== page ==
Fans of Serafina and the Black Cloak (2015) will find much the same chills and sequel-primed mystery here.

SHADOW WEAVER

From the Shadow Weaver series , Vol. 1

A young girl with the power to manipulate shadows must fight for her life against enemies and friends alike in this middle-grade fantasy.

Emmeline, born under the blessing of a magic-granting comet, has had an affinity for shadows since infancy. Now 12, a white girl with shadow-black eyes and hair, Emmeline has a powerful talent for shadow weaving that delights her and terrifies those around her—and it doesn’t help that her own shadow, called Dar, has a life of its own. When her parents plan to hand her over to the Lady Aisling, who promises to “cure” Emmeline and others like her of their magic, Emmeline flees, taking shelter with a family that is also in hiding to protect their son, who can command light. Lagging under the yoke of exposition as Emmeline and Dar’s longtime intimacy steadily falls foul, the narrative culminates in a stampede of an ending in which Emmeline realizes how much she has been manipulated by one closest to her. The interplay of light and dark and the moral ambiguity threaded through Connolly’s worldbuilding are everything readers have come to expect from the author of Monstrous (2015), but despite efforts to push against the tired synonymy of darkness and evil, the effect is compromised by a key revelation.

Fans of Serafina and the Black Cloak (2015) will find much the same chills and sequel-primed mystery here. (Fantasy. 10-14)

Pub Date: Jan. 2, 2018

ISBN: 978-1-4926-4995-3

Page Count: 320

Publisher: Sourcebooks Jabberwocky

Review Posted Online: Oct. 16, 2017

Kirkus Reviews Issue: Nov. 1, 2017

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Gripping and pretty dark—but, in the end, food, family, friendship, and straight facts win out over guile, greed, and terror.

THE ICKABOG

Rowling buffs up a tale she told her own children about a small, idyllic kingdom nearly destroyed by corrupt officials.

In the peaceful land of Cornucopia, the Ickabog has always been regarded as a legendary menace until two devious nobles play so successfully on the fears of naïve King Fred the Fearless that the once-prosperous land is devastated by ruinous taxes supposedly spent on defense while protesters are suppressed and the populace is terrorized by nighttime rampages. Pastry chef Bertha Beamish organizes a breakout from the local dungeon just as her son, Bert, and his friend Daisy Dovetail arrive…with the last Ickabog, who turns out to be real after all. Along with full plates of just deserts for both heroes and villains, the story then dishes up a metaphorical lagniappe in which the monster reveals the origins of the human race. The author frames her story as a set of ruminations on how evil can grow and people can come to believe unfounded lies. She embeds these themes in an engrossing, tightly written adventure centered on a stomach-wrenching reign of terror. The story features color illustrations by U.S. and Canadian children selected through an online contest. Most characters are cued as White in the text; a few illustrations include diverse representation.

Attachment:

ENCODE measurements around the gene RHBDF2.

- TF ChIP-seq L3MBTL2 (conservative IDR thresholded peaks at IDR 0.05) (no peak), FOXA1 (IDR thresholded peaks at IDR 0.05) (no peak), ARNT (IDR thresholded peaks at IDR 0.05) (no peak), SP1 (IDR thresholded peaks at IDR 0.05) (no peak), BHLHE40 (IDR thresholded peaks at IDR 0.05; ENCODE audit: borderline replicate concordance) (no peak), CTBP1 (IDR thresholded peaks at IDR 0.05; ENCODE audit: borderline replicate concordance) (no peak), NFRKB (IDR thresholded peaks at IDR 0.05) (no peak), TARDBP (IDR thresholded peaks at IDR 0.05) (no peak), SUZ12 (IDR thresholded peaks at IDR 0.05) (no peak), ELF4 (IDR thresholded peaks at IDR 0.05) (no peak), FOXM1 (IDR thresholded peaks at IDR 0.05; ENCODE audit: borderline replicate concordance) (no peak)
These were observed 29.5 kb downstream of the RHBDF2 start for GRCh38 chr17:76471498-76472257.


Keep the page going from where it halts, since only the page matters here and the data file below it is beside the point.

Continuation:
Gripping and pretty dark—but, in the end, food, family, friendship, and straight facts win out over guile, greed, and terror. (Fantasy. 10-13)

Pub Date: Nov. 10, 2020

ISBN: 978-1-338-73287-0

Page Count: 304

Publisher: Scholastic

Review Posted Online: Nov. 17, 2020

Kirkus Reviews Issue: Dec. 1, 2020

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Is this the end? Well, no…the series will stagger on through at least one more scheduled sequel.

CAPTAIN UNDERPANTS AND THE TERRIFYING RETURN OF TIPPY TINKLETROUSERS

From the Captain Underpants series , Vol. 9

Sure signs that the creative wells are running dry at last, the Captain’s ninth, overstuffed outing both recycles a villain (see Book 4) and offers trendy anti-bullying wish fulfillment.

Not that there aren’t pranks and envelope-pushing quips aplenty. To start, in an alternate ending to the previous episode, Principal Krupp ends up in prison (“…a lot like being a student at Jerome Horwitz Elementary School, except that the prison had better funding”). There, he witnesses fellow inmate Tippy Tinkletrousers (aka Professor Poopypants) escape in a giant Robo-Suit (later reduced to time-traveling trousers). The villain sets off after George and Harold, who are in juvie (“not much different from our old school…except that they have library books here.”). Cut to five years previous, in a prequel to the whole series. George and Harold link up in kindergarten to reduce a quartet of vicious bullies to giggling insanity with a relentless series of pranks involving shaving cream, spiders, effeminate spoof text messages and friendship bracelets. Pilkey tucks both topical jokes and bathroom humor into the cartoon art, and ups the narrative’s lexical ante with terms like “pharmaceuticals” and “theatrical flair.” Unfortunately, the bullies’ sad fates force Krupp to resign, so he’s not around to save the Earth from being destroyed later on by Talking Toilets and other invaders…

Is this the end? Well, no…the series will stagger on through at least one more scheduled sequel. (Fantasy. 10-12)

Pub Date: Aug. 28, 2012

ISBN: 978-0-545-17534-0

Page Count: 304

Publisher: Scholastic

Review Posted Online: June 20, 2012

Kirkus Reviews Issue: July 15, 2012

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